Apr 20

Fin’s allergy test results


Fin’s Sensitest allergy tests were ready and we wanted to discuss these with our vet, Andrew at Donaldson & Partners (see the link to the right of this page) what to do next.  see http://www.heronbank.co.uk/2011/04/allergies/

We knew that Fin has multiple allergies including yeast, colourings, preservatives and the like, but we wanted to get a fuller picture so that we could eliminate as many allergens as possible from his environment.

The list (and this is by no means exhaustive) includes beef, lamb and chicken, egg, maize (corn). We can eliminate these from his diet, so no problem there.

2 different families of grasses.  Not so easy to avoid, but our back garden has no grass, and we can lead-walk him on the paths in our local park – no more running through the woods and fields for Fin!

Storage mites (two common types were tested) and house dust mites (a teaspoon of dust may contain over 250,000 mite droppings and is the most common cause of allergy in the UK).  These last two are invisible to the naked eye, so you can never be sure of eradicating them, the best you can hope for is to reduce their numbers.

Damp dusting and regular, thorough vacuuming of carpets, curtains and soft furnishings will help, as will keeping a window open for ventillation.

Storing of dry food in an airtight container and cleaning of the container before another pack of food is emptied in is a must.

These procedures actually did help.

The last two things he reacted to – and this was by far the strongest reaction – was the yeast and bacteria on his own skin.  Apparently these occur naturally and normally live in harmony, but antibiotics can knock the bacteria out and “Malaseb” shampoo can knock out the yeast.  We agreed to leave antibiotics alone for the moment and use Tea Tree Oil shampoo, to try and restore the balance of the naturally occurring yeast and bacteria on his skin.

it was an uphill struggle but we got there in the end.


…  Anne


Apr 16

Fin – anal glands and sensitest



Fin went to see Andrew at Donaldson & Partners Vets for a check-up after his Anal Gland operation.    There was a small problem (isn’t there always with Fin!) as, due to the post operative infection which he had, (see http://www.heronbank.co.uk/2011/04/fin-update/) there’s a small hole where his anal glands were.  This did diminish, and he had another check-up at the end of May.

As he was (relatively) infection-free at that moment, we took the opportunity to have some bloods taken for a Sensitest – which we hope will highlight Fin’s allergies. see http://www.heronbank.co.uk/2011/04/allergies/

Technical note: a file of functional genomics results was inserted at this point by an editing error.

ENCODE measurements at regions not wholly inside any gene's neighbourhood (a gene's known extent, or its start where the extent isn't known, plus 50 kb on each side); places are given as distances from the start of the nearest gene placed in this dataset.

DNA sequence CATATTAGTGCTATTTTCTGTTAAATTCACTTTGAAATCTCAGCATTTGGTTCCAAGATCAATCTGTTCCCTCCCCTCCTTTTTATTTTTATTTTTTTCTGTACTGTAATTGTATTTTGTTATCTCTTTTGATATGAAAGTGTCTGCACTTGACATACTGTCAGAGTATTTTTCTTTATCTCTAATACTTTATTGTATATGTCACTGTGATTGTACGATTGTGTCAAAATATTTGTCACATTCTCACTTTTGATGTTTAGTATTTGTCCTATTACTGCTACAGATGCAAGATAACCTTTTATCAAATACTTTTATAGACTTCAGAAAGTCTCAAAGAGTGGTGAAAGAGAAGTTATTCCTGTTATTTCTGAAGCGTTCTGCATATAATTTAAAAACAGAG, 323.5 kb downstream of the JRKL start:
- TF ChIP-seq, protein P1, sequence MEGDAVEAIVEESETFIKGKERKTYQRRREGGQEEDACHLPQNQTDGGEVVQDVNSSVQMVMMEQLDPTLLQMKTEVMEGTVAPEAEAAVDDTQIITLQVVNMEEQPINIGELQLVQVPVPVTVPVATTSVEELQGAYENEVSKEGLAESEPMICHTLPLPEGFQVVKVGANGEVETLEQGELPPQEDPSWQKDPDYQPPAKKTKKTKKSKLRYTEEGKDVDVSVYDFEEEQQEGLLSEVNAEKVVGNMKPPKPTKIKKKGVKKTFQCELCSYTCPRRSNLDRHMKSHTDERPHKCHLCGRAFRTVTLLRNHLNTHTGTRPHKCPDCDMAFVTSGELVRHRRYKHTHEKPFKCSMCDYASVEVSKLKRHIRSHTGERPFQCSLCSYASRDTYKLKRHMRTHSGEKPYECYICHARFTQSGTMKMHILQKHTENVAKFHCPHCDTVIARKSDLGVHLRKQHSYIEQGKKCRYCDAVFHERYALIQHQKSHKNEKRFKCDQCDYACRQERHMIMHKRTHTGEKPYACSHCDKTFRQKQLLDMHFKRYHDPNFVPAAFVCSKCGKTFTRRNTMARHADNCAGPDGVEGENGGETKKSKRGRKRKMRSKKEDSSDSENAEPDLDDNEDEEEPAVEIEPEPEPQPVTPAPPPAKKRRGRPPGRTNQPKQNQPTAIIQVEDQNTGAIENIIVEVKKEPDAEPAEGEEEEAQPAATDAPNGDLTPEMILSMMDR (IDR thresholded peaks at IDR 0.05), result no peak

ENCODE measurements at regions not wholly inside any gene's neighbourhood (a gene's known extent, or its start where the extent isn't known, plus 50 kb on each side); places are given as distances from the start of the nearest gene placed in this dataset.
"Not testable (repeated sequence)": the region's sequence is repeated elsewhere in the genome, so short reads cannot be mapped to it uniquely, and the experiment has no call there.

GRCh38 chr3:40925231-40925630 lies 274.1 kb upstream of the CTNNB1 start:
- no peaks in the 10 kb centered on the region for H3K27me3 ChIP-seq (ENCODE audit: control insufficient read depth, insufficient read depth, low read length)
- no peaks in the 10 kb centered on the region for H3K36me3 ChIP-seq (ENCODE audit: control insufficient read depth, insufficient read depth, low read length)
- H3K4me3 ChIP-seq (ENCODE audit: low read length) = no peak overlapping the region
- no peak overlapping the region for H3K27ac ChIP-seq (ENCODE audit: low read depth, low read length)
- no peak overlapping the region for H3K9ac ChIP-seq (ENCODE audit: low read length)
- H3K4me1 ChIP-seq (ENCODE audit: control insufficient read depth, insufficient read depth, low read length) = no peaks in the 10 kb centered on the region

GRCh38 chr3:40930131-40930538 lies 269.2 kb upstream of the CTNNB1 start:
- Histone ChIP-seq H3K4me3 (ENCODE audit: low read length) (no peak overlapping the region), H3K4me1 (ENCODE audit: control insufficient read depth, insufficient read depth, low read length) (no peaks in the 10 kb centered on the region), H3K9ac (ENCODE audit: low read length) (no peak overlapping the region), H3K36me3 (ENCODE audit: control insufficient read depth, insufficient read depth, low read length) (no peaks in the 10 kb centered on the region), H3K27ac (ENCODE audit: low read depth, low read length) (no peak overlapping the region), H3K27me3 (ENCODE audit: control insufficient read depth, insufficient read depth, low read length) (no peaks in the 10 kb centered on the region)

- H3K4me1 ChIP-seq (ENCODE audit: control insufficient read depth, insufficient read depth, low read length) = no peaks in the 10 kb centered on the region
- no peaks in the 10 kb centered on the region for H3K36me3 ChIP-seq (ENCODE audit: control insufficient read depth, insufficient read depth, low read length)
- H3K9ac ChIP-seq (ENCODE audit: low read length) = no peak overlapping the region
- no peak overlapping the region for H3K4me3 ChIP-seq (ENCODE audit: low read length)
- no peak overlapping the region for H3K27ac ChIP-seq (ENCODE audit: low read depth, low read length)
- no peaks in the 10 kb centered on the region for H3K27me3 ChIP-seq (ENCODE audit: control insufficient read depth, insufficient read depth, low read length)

And the really good news is that Fin’s infection was clearing up, his skin was less inflamed and his fur was definitely growing back. see http://www.heronbank.co.uk/2011/02/fin/ It was slow progress, and a constant battle, but we won in the end.

Fin is usually better in the summer months, but I can honestly say that he was particularly good at that time.

…  Anne

Apr 14

Fin goes camping

Fin soon after arrival

Fin soon after arrival

It was a Bank Holiday.  We were taking our dogs on a favourite walk for many dog-lovers, up through the woods, down the field and back by the river.  (This was before we got the results of fin’s allergy tests back).  This was a walk we had taken many times before.  However, on this occasion a family were camping just out of the wood (an ideal spot, you would think) – obviously they were unaware that they were just off the dog-walking trail!

The family were having a meal.

I called the dogs to follow us, but unfortunately, Fin had got the scent of food!  He rushed over to their camp with me in hot pursuit – not a pretty sight I can assure you – I’m not built for speed – also I’m getting too old for that sort of thing!





He ran away just as I approached.  I apologised to the family – “It’s OK” was their reply – but obviously it was NOT OK – Fin had a slice of bread in his mouth – and we know he’s allergic to Yeast!  I turned my attention to Fin but he was having none of it – he was going to eat that bread if it was the last thing he did!!!

We knew we’d be in for another bout of allergic reactions from him, so all we could do was to ride it out and make him as comfortable as possible.  Within 24 hours his skin had flushed very red and was itchy and hot.  Infection increased on his body and legs, and we bathed him in tepid water each day until it gradually subsided.

Eventually he became more comfortable and we were left with the infection to clear up (2 courses of antibiotics).

Fin has always been food orientated – for a dog with some serious allergy issues this is not good!

…  Anne

Apr 10

The day Fin swallowed a dead blackbird!

FinWith all Fin’s allergies, Blackbird was definitely not on the Menu!!!

However he was totally obsessed by food of any kind and there was a day when he found a dead (and it has to be said, rather desiccated) Blackbird under some bushes in our garden – presumably one of my cats was the guilty party.

When he did not respond to my call, I went to investigate, and found Fin, with the dry and crackly blackbird half-way into his mouth.  I shouted at him to “Drop it … No … Leave it …” but this seemed to have the reverse effect as he tried to swallow it!

He had a grip on it like a pit-bull!!!

I was reduced to pulling bits of dry blackbird from the side of his mouth.  He was still trying to swallow it, and seemed to have succeeded very largely, so, fearing that a bone could be lodged in his throat, we bundled him into the car and rushed him to the main surgery of our Vets, Donaldson & Partners.